Heart Sounds Separation From Lung Sounds Using Independent Component Analysis

TitleHeart Sounds Separation From Lung Sounds Using Independent Component Analysis
Publication TypeConference Paper
Year of Publication2005
AuthorsPourazad, M. T., Z. Moussavi, F. Farahmand, and R. K. Ward
Conference NameEngineering in Medicine and Biology Society, 2005. IEEE-EMBS 2005. 27th Annual International Conference of the
Pagination2736 -2739
Date Publishedjan.
Keywordsbioacoustics, breathing, cardiology, Fourier transforms, heart beat, heart sound separation, independent component analysis, inverse short time Fourier transform, lung, lung sounds, medical signal processing, pneumodynamics, signal reconstruction, source separation, spectrograms, time domain signal reconstruction, time-domain analysis
Abstract

Heart beat is an unavoidable source of interference during lung sound recording. This disturbance is more significant at low and medium breathing flow rates. Removing heart sounds (HS) from lung sound recordings or vice versa is a challenging task but of great interest for respiratory specialists and cardiologists. In this study, to separate the two signals, a novel HS separation method based on independent component analysis (ICA) is developed. This method applies an ICA algorithm to the spectrograms of two simultaneous lung sound recordings obtained at two different locations on the chest and yields the independent spectrograms of the separated signals. Then, by implementing the inverse short time Fourier transform (ISTFT), the separated signals are reconstructed in the time domain. The method was applied to data of two healthy subjects. Analysis of the results as well as subjective inspections indicate the efficiency of the proposed method in terms of HS separation from lung sounds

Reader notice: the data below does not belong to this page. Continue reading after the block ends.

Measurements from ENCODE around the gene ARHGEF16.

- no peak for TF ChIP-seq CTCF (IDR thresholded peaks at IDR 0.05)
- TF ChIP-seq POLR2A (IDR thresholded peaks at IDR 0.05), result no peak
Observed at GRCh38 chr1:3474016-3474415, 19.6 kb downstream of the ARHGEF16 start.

URLhttp://dx.doi.org/10.1109/IEMBS.2005.1617037
DOI10.1109/IEMBS.2005.1617037

a place of mind, The University of British Columbia

Electrical and Computer Engineering
2332 Main Mall
Vancouver, BC Canada V6T 1Z4
Tel +1.604.822.2872
Fax +1.604.822.5949
Email:

Emergency Procedures | Accessibility | Contact UBC | © Copyright 2021 The University of British Columbia